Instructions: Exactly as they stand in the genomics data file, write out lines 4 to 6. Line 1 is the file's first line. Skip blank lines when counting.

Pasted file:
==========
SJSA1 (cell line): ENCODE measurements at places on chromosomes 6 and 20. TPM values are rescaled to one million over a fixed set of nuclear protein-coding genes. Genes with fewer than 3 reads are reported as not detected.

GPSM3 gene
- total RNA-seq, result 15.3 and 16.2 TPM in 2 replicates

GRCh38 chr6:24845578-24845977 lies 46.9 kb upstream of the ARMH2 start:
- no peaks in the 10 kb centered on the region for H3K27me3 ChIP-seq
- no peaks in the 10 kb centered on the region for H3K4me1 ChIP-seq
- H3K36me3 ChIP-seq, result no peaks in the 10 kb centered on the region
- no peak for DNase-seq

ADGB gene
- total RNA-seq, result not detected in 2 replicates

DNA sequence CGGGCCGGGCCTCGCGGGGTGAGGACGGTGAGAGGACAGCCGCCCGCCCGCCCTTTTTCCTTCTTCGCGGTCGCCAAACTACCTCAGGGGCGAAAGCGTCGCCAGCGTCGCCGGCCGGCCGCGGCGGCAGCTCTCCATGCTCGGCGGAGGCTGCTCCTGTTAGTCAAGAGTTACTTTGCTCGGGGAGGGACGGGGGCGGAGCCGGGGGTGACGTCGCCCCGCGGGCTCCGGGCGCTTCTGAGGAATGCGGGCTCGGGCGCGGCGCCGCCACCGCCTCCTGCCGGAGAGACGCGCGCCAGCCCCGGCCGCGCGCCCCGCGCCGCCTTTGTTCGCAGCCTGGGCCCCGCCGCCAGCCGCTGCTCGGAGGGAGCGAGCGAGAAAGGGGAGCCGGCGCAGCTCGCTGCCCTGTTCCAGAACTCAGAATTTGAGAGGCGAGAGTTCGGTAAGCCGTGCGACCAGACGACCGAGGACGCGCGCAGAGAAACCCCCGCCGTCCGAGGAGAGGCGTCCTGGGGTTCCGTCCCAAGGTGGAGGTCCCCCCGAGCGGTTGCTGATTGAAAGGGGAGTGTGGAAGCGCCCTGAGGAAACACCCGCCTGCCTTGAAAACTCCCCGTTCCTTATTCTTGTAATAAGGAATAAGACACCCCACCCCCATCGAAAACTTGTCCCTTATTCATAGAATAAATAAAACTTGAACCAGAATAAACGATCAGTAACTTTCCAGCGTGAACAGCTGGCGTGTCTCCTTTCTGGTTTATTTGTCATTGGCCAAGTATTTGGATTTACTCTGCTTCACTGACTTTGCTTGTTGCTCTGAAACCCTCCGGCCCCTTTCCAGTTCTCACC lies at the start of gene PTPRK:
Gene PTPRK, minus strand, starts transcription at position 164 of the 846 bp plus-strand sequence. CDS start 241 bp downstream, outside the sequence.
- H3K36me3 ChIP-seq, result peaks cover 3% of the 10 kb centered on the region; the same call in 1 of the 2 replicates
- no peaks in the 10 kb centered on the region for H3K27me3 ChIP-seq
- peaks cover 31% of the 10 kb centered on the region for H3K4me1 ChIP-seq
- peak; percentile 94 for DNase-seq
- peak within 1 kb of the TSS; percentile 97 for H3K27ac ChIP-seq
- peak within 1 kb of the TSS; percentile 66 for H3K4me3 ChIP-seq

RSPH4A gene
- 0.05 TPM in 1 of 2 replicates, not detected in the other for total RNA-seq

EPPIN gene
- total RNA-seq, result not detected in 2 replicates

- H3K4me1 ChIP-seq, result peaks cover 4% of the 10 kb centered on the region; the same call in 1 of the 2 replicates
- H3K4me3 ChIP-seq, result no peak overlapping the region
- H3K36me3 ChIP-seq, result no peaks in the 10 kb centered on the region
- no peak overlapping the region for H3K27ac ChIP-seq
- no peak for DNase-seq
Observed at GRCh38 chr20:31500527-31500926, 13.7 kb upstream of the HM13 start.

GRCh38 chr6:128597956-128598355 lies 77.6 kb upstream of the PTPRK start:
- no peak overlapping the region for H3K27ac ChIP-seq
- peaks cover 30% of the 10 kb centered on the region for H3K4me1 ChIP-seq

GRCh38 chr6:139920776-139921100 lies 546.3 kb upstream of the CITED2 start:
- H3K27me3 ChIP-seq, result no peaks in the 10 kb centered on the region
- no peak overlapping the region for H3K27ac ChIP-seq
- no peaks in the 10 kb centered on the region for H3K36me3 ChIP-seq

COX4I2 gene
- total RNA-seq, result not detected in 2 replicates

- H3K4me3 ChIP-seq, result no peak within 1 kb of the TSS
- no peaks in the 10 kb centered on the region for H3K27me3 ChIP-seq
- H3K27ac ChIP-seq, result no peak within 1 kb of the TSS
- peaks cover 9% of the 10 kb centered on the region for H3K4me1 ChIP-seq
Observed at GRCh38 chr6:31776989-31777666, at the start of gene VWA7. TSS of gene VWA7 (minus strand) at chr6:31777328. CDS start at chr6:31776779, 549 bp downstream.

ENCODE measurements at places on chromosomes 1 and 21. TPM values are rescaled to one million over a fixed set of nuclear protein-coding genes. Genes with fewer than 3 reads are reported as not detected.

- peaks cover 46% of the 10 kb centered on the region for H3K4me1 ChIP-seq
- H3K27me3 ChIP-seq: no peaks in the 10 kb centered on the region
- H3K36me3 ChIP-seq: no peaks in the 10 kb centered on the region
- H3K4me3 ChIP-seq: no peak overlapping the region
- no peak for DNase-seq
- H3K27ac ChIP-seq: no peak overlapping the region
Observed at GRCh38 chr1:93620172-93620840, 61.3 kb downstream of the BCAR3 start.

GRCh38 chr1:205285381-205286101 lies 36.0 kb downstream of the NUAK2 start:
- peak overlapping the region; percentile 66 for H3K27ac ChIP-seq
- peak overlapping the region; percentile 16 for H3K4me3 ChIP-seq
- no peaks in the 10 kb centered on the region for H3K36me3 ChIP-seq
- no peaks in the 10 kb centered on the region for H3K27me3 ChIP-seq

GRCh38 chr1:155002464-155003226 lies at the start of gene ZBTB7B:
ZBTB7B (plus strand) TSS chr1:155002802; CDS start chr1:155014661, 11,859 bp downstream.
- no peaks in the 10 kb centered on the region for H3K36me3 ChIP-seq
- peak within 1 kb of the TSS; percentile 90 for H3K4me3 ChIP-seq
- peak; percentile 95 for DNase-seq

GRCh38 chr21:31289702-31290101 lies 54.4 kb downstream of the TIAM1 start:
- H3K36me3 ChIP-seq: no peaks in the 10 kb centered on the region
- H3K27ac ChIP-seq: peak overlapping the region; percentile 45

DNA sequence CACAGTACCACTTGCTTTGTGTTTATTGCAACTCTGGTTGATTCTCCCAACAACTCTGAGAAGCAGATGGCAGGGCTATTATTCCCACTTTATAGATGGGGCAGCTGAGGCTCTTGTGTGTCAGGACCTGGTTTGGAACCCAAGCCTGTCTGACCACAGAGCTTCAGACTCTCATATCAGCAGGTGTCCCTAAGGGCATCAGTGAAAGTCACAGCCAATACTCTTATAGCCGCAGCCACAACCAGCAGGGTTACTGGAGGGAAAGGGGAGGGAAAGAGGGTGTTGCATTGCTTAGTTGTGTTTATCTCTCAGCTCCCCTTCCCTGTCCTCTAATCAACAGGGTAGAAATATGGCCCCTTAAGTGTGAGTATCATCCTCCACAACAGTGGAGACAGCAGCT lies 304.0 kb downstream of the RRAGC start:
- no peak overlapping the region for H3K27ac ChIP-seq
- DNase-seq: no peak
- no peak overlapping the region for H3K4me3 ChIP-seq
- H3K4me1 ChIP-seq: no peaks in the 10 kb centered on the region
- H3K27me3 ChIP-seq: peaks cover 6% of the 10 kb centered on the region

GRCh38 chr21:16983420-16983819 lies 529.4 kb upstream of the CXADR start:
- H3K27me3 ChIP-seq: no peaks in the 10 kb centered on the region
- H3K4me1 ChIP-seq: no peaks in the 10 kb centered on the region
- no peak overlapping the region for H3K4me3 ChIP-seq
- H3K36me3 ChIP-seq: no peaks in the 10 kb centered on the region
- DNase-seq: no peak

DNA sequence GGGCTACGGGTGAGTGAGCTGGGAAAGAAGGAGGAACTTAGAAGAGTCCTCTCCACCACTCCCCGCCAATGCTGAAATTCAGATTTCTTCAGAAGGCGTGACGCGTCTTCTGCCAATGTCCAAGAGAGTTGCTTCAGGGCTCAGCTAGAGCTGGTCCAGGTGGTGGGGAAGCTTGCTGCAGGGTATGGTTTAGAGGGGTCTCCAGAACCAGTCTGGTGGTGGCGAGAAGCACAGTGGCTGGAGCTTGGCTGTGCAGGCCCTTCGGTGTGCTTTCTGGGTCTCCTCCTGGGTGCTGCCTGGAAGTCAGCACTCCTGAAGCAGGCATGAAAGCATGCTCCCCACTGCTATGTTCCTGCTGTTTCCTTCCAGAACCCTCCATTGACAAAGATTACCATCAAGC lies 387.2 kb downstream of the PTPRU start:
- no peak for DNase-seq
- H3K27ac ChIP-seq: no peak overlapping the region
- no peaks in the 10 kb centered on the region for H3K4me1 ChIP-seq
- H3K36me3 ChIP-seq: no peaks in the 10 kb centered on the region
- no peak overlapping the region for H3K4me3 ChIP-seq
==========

GRCh38 chr6:24845578-24845977 lies 46.9 kb upstream of the ARMH2 start:
- no peaks in the 10 kb centered on the region for H3K27me3 ChIP-seq
- no peaks in the 10 kb centered on the region for H3K4me1 ChIP-seq